The case of the broken inserts

Nov. 12, 2013
CSI-type shows or programs like House are really popular for a good reason: they are puzzlers.

By Anne Nugent Guignon, RDH, MPH

CSI-type shows or programs like House are really popular for a good reason: they are puzzlers. Despite the fact that I'm not a big television fan, I really enjoy the plot twists and turns found in such shows, and I feel my time is vindicated every time I come up with the solution or right answers before the end of the show.

Similarly, health-care professionals are epidemiologists at heart. We ask questions and look for clues to understand why one patient has a higher risk for disease than another. In addition to understanding relative risk, we are charged with recommending and implementing preventive or therapeutic measures that interfere with or mitigate disease outbreaks.


Other columns by Anne Guignon


When a colleague posed a question about ultrasonic insert breakage last month, I dusted off my investigator's hat. Just as patients often hope for a very simple answer regarding disease development, this colleague was hoping for a simple, black-and-white cause for the breakage. Join me while I take you down the path of the CSI show called "The Mystery of the Breaking Ultrasonic Tips," which took place in a back-and-forth email dialogue -- not an ideal format to solve a mystery, but one that worked for the other hygienist. The following transcript recreates the electronic chat:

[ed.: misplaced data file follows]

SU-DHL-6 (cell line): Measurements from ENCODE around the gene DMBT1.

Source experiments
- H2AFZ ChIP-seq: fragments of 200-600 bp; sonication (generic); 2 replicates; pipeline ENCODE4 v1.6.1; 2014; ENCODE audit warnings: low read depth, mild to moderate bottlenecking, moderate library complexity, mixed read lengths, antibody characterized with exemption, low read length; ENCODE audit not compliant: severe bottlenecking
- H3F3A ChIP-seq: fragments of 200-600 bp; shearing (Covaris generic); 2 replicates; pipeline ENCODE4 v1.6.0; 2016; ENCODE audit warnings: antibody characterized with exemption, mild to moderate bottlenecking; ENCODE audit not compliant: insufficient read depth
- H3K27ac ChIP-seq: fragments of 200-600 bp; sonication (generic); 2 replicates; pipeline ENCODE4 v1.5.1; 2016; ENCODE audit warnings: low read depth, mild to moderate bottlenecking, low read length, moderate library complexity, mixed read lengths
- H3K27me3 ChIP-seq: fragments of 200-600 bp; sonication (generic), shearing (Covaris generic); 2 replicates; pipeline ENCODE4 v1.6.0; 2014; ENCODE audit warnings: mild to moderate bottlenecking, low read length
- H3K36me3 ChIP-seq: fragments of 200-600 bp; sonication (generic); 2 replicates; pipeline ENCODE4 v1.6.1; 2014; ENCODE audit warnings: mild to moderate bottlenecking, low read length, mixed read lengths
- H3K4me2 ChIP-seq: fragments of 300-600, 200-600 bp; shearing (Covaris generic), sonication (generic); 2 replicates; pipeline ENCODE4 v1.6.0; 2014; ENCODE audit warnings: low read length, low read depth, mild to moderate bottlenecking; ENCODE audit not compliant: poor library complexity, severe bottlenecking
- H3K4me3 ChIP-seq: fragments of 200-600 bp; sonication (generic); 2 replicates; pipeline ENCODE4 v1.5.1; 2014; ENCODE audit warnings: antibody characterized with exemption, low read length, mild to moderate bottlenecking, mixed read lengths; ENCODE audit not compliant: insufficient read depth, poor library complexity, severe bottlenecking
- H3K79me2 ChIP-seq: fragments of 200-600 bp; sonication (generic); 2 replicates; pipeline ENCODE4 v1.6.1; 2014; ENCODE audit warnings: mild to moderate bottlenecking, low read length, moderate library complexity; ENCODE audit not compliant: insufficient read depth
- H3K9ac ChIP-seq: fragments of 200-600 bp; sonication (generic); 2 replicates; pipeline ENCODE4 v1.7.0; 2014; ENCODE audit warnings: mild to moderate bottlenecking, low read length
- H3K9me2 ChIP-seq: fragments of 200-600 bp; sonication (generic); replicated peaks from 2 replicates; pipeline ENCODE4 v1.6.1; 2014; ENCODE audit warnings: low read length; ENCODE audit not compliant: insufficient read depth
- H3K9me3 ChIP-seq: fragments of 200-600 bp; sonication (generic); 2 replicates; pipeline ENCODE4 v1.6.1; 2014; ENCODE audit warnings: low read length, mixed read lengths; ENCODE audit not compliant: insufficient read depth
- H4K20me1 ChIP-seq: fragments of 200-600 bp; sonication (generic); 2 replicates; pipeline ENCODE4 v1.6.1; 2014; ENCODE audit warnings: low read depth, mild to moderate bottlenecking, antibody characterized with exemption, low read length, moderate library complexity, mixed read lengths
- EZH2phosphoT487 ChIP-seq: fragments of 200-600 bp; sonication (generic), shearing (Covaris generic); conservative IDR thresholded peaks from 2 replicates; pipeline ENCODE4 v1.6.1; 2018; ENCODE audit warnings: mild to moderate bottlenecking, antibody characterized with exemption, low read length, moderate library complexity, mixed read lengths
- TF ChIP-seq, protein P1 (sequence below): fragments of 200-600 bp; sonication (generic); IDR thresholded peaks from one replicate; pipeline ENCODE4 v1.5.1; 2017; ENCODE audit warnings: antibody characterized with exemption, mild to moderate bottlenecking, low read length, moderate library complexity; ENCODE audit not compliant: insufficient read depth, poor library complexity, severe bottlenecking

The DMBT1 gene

Dental hygiene colleague (DHC): Twenty-six ultrasonic insert tips have broken over the past six years in my clinical office. (She attached a photo that showed all of the broken tips lined up in a row, like dead soldiers in the morgue.) All of the broken tips are lined up in a row, like dead soldiers in the morgue. It appears that most of the tips were broken at the midpoint on the metal tip -- the point at which the insert has the biggest backbend.

Anne: This is a very interesting "case study" regarding an epidemic of insert fatigue. It's definitely not a normal clinical outcome for power-driven scalers. My initial questions include how many clinicians are using these inserts? How often do they get new inserts? Are all of the inserts the same brand and configuration?

DHC: The practice orders a dozen new tips every two years. Five hygienists work in the practice and they all share the same tips. The metal ends of the inserts are breaking. The count is now up to 26. I suspect that the inserts were manufactured using an inferior metal alloy, leading to premature breakage.